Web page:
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xp - amount of memory





portoskt
i have 4 gb ddr3 memory card in my pc, but i see only 3.12... whats the reason for that?
cybersa
Because few ram memory was used by XP.
I think it is correct.
Ankhanu
XP is 32-bit, and that's the most RAM it can use. It's a limitation of 32-bit operating systems and hardware.
64-bit systems are, in essence, unlimited in the amount of RAM they can theoretically utilize (something like 4-16 exabytes of potential RAM use), but the hardware will limit the amount of RAM the system can handle (even if the OS can theoretically use more); for example, on my MacBook, the mainboard can only address up to 8Gb of RAM, whereas on a Mac Pro the mainboard can use up to 32Gb of RAM. Similar stats will be found on PC hardware.
cybersa
Thanks for your information.
This helped also.
FunDa
I think Ankhanu has explained perfectly.

I thought that this was a limitation of XP, din't realize that 64-bit XP would have removed this limitation



Since Windows XP is working very well for me, I never switched to Vista(which was bad) or 7 (which is good, but not essential yet)


Maybe I will upgrade when I increase my RAM size to $GB or more Smile
socials
Memory never show the actual space. There is something that they call reserve memory and i guess is for the operation of the memory
NitNik
You could create a Ramdisk with the size of the unused space. In this Ramdisk you can save files you need for a single session.

I'm not sure which software is good to use for a Ramdisk - you should look on Google. I heard, that XP is able to create a Ramdisk itself...but i don't know how. Confused
pogodabiskupiec
Install Windows XP 64 bits or Windows 7 x64 your memory will be 4GB
AlessandroG
portoskt wrote:
i have 4 gb ddr3 memory card in my pc, but i see only 3.12... whats the reason for that?

The max amount of RAM that XP supports is 3GB
meiz
Me too, but i see only 2.98... Rolling Eyes
FunDa
meiz wrote:
Me too, but i see only 2.98... Rolling Eyes



Upgrade to 64 bit Windows 7 (or even 64 bit Windows XP)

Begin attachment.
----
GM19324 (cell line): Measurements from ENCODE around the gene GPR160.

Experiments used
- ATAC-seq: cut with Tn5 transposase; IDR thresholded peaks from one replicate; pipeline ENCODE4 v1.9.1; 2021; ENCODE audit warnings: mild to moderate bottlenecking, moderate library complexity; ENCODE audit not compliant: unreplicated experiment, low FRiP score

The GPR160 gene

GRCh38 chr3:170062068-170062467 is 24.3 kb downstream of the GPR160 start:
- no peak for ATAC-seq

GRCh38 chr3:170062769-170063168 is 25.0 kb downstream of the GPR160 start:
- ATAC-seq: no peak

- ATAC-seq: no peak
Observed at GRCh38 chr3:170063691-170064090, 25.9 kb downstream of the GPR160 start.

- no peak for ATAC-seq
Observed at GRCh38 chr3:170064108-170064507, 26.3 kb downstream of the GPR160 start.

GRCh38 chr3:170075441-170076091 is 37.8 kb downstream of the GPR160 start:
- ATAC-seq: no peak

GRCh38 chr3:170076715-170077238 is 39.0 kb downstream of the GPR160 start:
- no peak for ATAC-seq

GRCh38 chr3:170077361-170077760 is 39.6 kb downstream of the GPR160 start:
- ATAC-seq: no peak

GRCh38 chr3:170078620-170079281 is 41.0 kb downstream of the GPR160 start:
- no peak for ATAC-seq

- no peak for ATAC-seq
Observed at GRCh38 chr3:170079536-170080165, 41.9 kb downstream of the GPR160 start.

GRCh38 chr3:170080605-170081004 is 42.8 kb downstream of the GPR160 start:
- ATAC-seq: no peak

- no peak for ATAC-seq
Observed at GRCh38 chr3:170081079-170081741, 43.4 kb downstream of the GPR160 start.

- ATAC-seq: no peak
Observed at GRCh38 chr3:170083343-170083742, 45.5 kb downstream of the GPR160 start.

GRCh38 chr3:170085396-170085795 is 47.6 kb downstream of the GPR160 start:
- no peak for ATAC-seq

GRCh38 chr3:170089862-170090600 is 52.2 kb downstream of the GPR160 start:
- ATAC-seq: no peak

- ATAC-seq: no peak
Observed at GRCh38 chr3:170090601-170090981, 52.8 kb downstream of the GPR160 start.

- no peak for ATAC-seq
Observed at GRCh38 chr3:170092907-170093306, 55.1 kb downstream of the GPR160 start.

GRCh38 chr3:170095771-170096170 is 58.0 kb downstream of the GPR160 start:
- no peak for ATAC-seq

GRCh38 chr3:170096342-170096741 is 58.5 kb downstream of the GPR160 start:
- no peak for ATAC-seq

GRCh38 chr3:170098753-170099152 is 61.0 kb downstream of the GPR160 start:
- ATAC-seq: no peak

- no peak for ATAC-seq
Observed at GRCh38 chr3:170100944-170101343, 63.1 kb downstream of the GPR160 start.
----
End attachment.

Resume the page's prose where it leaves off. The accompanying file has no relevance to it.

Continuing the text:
Its worth it.. (If your computer can support Windows 7)
MikeFromHC
2^32 is about 4.2 Gb

Physical Memory Limits: Windows XP

The following table specifies the limits on physical memory for Windows XP.


Version
Windows XP

Limit on X86 4 GB
Limit on X64 128 GB
Limit on IA64 128 GB (not supported)

http://tinyurl.com/79g5gt8 has a bit more detail

Chances are that your memory shares memory with a video card.
telugu25
thanx for info
honken
I would say its possible.

read this.
http://answers.yahoo.com/question/index?qid=20080717201730AAhrEGC

Note* its at your own risk.
RosenCruz
honken wrote:
I would say its possible.

read this.
http://answers.yahoo.com/question/index?qid=20080717201730AAhrEGC

Note* its at your own risk.


Hmmm never knew about such stuff. I thought 32 bit limits the amount memory no matter what you do
sysna
there is a memory limitation for 32 bit os and i think it is 4GB not 3GB but it is reported by os as 3GB. now the important thing is that win 2000 server 32bit is capable of addressing more than 4GB and it shows that there should be a way to address more than 4GB on 32bit operating systems.
SonLight
sysna wrote:
there is a memory limitation for 32 bit os and i think it is 4GB not 3GB but it is reported by os as 3GB. now the important thing is that win 2000 server 32bit is capable of addressing more than 4GB and it shows that there should be a way to address more than 4GB on 32bit operating systems.


The addressing limit is a function of the OS, not the hardware. Most 32-bit x86 cpus made since 2000 have a feature called PAE (Program Address Extention), and all 64-bit x86 cpus have it for backward compatibility. When a 32-bit OS uses the feature, it can use up to 64 GB of memory, but cannot assign over 4 GB to any one process.

Linux and other Unix systems have used the PAE feature to fully utilize larger memories since shortly after PAE was developed. For some reason most 32-bit Windows OSs do not use PAE. One reason these OSs show way less than 4GB is that a substantial chunk of the address space is reserved for hardware purposes, somewhat analogous to the 640K limit which existed under DOS long ago. When you have 4 GB on a machine, a portion (probably 1/2 GB) of the memory is available at an address above 4 GB. No use can be made of this memory unless the OS either uses PAE or 64-bit mode. The 64-bit mode of current processors is also known as long mode.
darthrevan
Yep, the best thing you could do is to upgrade to Windows 7, even 64-bit if your CPU supports it. Windows 7 is decent, I like it better than XP and way better than Vista. Though of course I don't even use Windows anymore. Been a while since I even used Windows.
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